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Case Reports in Hematology
Volume 2017, Article ID 8795213, 3 pages
https://doi.org/10.1155/2017/8795213
Case Report

Systemic Amyloidosis and Cardiac Autonomic Neuropathy Associated with Waldenstrom’s Macroglobulinemia

Department of Internal Medicine, Monmouth Medical Center, 300 2nd Ave, Long Branch, NJ 07740, USA

Correspondence should be addressed to Aasems Jacob; moc.liamg@jsmesaa

Received 11 March 2017; Accepted 23 May 2017; Published 13 June 2017

Academic Editor: Marie-Christine Kyrtsonis

Copyright © 2017 Aasems Jacob et al. This is an open access article distributed under the Creative Commons Attribution License, which permits unrestricted use, distribution, and reproduction in any medium, provided the original work is properly cited.

Abstract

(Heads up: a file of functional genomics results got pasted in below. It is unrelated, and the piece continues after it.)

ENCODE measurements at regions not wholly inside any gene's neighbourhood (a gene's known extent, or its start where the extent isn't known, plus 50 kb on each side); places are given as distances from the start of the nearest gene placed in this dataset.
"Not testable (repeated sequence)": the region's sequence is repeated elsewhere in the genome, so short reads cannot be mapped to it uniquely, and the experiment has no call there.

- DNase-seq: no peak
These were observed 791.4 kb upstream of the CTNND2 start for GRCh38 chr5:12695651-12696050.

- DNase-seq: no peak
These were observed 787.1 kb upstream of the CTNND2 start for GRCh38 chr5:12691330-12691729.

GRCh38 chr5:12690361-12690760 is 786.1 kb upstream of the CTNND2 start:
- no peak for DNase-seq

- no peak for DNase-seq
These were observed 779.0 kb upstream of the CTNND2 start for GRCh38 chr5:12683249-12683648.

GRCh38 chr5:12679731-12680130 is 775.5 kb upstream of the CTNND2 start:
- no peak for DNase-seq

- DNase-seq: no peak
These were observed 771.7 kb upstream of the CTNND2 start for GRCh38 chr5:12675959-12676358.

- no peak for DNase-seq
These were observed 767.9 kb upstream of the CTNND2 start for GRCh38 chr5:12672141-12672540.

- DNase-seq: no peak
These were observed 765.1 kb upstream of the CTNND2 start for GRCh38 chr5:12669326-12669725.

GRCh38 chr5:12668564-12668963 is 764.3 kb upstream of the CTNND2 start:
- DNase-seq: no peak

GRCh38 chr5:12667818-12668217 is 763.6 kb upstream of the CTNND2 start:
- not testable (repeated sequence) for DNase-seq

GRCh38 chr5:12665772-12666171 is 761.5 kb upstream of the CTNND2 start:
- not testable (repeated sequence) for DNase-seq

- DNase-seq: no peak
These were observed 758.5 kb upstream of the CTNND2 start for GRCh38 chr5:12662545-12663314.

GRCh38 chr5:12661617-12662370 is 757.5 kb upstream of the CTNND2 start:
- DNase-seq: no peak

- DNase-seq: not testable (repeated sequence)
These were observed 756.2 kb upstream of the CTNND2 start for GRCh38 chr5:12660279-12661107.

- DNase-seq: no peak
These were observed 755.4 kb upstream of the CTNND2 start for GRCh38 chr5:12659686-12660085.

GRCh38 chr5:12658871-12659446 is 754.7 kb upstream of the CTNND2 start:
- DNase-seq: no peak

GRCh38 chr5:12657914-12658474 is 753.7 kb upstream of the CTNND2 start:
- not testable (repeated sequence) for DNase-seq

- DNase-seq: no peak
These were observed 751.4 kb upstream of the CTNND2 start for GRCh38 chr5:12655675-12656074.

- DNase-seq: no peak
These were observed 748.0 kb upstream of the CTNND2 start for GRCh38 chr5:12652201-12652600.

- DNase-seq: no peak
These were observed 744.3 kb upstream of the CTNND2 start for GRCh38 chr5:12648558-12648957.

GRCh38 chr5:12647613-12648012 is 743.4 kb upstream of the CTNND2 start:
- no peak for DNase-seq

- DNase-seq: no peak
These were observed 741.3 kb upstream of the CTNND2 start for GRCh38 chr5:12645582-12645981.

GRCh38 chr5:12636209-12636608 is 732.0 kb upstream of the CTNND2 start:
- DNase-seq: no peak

A 73-year-old male with long-standing Waldenstrom’s macroglobulinemia complicated with systemic amyloidosis presented with a witnessed syncopal episode. He had complaints of orthostatic dizziness and palpitations for few months. Orthostatic hypotension and peripheral neuropathy were demonstrated on physical examination. EKG, 24-hour Holter monitoring, and 2D echocardiogram were unremarkable. MRI of the brain ruled out stroke. Patients with amyloidosis can develop cardiovascular disease through amyloid cardiomyopathy, small vessel disease, conduction defects, pericardial effusion, or autonomic denervation. After ruling out other life-threatening causes, Ewing’s battery of tests was done to rule out cardiac autonomic neuropathy. Two heart rate tests and one blood pressure test were abnormal which indicated severe cardiac autonomic neuropathy. Cardiac autonomic neuropathy can mask symptoms of acute coronary syndrome and hence early diagnosis using the simple bedside maneuver is beneficial. The test is also important for prognostication. Absence of augmentation of cardiac output from inadequate autonomic stimulation will lead to postural hypotension, exercise intolerance, and tachycardia. There may be no change in heart rate with Valsalva or deep breathing both of which increase parasympathetic tone. As the condition progresses, it may result in cardiac denervation which can result in silent myocardial infarction, syncope, and sudden death.